The fantastic world of road wheels

Roadwheels, the arch-enemy of my nerves

I started building the rolling monster from the most tedious part of any tank: the road wheels and their friends. These were built in three sets, each wheel type was to contain a different sized plastic cylinder. The drive sprockets had the largest ones, the road wheels the medium sized ones and the return rollers the tiniest. Just in case, I assume, the were a couple of extras of the tiniest bits, as they were the easiest to lose.

In the same first step with the wheels I was also to set up the glacis plate and another in the rear. So while some wheels were curing I worked on the sloped plates in the way that made sense. I glued the solid bits but left the extra track bits off to make painting much easier and cleaner.

Then I attacked the return rollers first by knolling the pieces and then assembling. Three per side was needed.

Working on the return rollers took surprisingly less of time than I had assumed, so I kept on with the road wheels as I still had some time. While I was at it I did them all, seven per side. Once again, the memories of Tiger/Panther setups made me fear of a horrible amount of time needed, but luckily I was wrong and all 14 were done almost in a blink of an eye.

The photo above shows the layout. Again, being very used to the German way of the Panzerwaffe I was gently confused by the fact that there wasn't a separate type for the idler wheel but just another road wheel took its role. In the photo those were the leftmost ones, those without a return roller directly next to them.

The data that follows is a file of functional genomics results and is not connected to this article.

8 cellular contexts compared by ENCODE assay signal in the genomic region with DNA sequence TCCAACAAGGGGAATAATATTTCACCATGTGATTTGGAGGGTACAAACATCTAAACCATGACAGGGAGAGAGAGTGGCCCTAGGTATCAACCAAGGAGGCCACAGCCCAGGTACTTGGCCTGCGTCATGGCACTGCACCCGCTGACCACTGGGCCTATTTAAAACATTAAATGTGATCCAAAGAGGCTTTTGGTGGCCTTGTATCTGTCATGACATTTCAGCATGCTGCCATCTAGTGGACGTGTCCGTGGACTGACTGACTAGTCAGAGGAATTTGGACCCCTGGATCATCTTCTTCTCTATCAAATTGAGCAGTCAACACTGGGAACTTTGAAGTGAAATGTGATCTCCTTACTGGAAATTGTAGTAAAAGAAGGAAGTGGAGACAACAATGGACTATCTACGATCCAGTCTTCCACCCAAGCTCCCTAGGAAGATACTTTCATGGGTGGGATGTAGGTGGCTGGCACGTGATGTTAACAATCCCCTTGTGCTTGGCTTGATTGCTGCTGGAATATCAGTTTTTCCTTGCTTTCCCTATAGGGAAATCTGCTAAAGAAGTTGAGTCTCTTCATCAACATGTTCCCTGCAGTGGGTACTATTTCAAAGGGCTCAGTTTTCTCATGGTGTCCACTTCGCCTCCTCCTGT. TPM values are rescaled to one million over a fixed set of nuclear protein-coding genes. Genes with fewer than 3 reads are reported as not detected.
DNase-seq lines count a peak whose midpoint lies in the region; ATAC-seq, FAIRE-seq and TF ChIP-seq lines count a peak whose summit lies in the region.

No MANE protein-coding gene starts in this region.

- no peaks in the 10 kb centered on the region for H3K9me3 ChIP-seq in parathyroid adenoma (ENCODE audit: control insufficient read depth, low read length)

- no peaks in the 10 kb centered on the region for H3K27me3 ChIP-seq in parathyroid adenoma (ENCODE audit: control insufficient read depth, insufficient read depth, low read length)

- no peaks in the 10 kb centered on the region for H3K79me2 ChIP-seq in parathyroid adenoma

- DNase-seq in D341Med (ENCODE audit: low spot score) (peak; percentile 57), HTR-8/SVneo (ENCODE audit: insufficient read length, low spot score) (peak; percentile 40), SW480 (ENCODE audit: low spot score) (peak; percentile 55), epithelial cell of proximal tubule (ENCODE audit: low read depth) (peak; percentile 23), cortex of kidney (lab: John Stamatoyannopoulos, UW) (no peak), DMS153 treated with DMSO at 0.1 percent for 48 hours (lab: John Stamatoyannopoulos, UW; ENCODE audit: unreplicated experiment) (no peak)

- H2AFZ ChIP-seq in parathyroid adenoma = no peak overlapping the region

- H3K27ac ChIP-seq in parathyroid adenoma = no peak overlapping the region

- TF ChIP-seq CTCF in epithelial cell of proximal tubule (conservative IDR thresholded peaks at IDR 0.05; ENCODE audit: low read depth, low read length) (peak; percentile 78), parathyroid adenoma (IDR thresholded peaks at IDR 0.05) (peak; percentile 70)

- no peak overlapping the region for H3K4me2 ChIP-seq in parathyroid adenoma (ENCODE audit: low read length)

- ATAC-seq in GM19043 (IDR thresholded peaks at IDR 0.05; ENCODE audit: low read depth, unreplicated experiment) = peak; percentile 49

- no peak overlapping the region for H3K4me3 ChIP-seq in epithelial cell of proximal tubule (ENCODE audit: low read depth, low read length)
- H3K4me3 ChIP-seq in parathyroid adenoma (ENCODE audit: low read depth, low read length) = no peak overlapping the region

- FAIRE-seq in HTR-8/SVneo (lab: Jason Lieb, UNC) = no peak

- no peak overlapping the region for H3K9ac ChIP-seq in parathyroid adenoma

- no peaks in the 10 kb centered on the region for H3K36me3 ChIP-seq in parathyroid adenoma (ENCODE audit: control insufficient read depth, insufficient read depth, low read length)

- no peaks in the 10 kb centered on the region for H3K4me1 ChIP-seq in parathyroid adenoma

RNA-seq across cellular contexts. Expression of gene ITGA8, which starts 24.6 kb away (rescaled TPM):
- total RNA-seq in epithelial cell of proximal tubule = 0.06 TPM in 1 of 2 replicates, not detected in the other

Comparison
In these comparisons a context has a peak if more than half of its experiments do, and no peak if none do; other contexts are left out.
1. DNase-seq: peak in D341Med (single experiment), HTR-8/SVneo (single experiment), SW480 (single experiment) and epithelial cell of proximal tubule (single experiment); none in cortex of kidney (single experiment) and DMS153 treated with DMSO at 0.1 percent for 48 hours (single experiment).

Lower hull

The next evening I proceeded to the lower hull and glued both the front and rear plates on. While they were curing I attached the bits required for the torsion arms and whatnot.

Slightly redundantly the instructions told me to use the holed bar seen in the next two photos to support and force the positions of the torsion arms. Those bits already had guiding pins to lock them in position. Better safe than sorry, they say, so I did as instructed.

A couple of curious horn-like bits were to be installed to the front of the hull and judging by some dry-fitting they wouldn't have allowed the drive sprockets to be installed afterwards. So I put those in place and then glued on the guiding horns.

Who knows what went on in my head but I changed my mind yet again and put the rest of the wheels on. My original plan was to paint the lower hull before doing this, but at least at this point they were installed - not glued on, though. And I'd still have plenty of time to rethink my plans, repeatedly.

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